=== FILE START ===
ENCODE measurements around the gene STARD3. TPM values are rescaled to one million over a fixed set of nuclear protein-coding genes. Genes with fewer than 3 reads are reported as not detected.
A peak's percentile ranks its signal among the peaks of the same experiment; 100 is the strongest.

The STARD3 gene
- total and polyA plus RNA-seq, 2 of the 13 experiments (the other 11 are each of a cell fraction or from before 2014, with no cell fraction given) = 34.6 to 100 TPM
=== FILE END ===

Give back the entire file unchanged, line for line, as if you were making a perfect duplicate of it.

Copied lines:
ENCODE measurements around the gene STARD3. TPM values are rescaled to one million over a fixed set of nuclear protein-coding genes. Genes with fewer than 3 reads are reported as not detected.
A peak's percentile ranks its signal among the peaks of the same experiment; 100 is the strongest.

The STARD3 gene
- total and polyA plus RNA-seq, 2 of the 13 experiments (the other 11 are each of a cell fraction or from before 2014, with no cell fraction given) = 34.6 to 100 TPM